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English Idioms and Idiomatic Expressions 


MONEY - FINANCE - WEALTH, page 7

Idioms
from:   'saddled with debt'   to:  'on one's uppers'


  • saddled with debt
    • If you are saddled with debt, the amount of money that you owe is a financial burden.
      "Be careful. If you buy a house that is too expensive, you could be saddled with debt for many years."

  • scrimp and save / scrimp and scrape
    • If you scrimp and save, you spend as little as possible over a certain period of time in order to save money.
      "The parents scrimped and saved for years so that their children could have a college education."

  • set you back
    • The sum of money something sets you back is the amount it costs you.
      "Changing the heating system will set us back about $5000."

  • on a shoestring
    • If you do something on a shoestring, you do it with very little money.
      "When I was a student I lived on a shoestring."

  • (put) skin in the game
    • If you put skin in the game, you show your confidence in a company by making a considerable investment or a financial commitment.
      "I got good news today. Apparently a serious investor is willing to put skin in the game."

  • slice/share of the cake
    • When people feel entitled to a share of the profits or benefits, they want a (larger) slice of the cake.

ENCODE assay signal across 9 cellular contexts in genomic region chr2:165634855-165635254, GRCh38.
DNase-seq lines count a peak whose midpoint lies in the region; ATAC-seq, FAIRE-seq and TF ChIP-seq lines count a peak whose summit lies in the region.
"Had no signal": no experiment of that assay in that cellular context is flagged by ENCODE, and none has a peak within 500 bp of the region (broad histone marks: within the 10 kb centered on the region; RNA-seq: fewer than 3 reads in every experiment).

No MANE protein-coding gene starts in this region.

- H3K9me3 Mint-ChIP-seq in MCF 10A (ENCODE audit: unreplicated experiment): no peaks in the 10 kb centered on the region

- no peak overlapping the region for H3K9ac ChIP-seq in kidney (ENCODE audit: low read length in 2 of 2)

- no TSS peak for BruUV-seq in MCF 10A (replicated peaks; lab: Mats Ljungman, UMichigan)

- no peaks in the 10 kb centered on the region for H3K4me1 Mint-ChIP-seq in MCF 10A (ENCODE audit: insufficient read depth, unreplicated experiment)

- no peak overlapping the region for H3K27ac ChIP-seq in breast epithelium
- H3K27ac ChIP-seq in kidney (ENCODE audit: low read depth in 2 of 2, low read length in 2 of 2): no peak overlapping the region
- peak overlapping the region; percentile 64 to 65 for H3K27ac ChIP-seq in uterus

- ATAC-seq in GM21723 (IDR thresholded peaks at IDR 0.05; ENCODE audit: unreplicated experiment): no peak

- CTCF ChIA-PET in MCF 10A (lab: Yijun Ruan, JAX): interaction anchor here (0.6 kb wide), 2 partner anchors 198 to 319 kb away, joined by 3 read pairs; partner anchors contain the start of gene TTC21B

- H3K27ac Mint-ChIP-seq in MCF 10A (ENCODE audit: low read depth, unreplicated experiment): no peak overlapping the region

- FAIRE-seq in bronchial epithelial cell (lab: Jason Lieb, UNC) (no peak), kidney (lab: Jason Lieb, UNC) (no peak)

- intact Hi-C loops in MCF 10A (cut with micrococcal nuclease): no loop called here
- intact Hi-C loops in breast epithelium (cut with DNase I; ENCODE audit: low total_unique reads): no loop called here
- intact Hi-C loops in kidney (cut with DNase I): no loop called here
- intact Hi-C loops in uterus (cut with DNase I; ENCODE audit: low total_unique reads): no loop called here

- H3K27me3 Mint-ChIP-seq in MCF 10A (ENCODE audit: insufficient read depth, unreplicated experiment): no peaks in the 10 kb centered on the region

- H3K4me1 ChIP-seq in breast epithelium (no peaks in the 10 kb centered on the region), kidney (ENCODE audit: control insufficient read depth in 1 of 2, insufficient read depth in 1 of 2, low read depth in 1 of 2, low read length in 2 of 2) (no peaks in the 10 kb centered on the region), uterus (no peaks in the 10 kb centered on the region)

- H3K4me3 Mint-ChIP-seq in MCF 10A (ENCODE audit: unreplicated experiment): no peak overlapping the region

"Since profits are higher this year, the workers feel they deserve a bigger slice of the cake."

  • slush fund
    • A slush fund is an account or fund in politics or business where money is set aside for various unofficial purposes, often unethical or even illegal.
      "A large commission taken from the slush fund ensured the success of the negotiations."

  • splash out
    • If you splash out on something, you spend a lot of money on it.
      "Chloe's parents really splashed out on her wedding."

  • it's a steal
    • If you find something that you want for a very low price, much lower than what it is worth, you can say 'it's a steal!'
      "He's selling it for $20? At that price it's a steal!"

  • sting someone (for an amount of money)
    • If you sting someone for an amount of money, you make them pay for something, usually in a deceitful manner.
      "Not only was the lunch boring but I was stung for $25!"

  • suit every pocket
    • This term refers to the amount of money you are able to spend or the price you can afford.
      "The store offers a wide range of computers at prices to suit every pocket."

  • on one's uppers
    • Someone who is on their uppers has very little money or not enough to cover their needs.
      "Because he was clearly on his uppers when he was hired, he was given an advance in salary."

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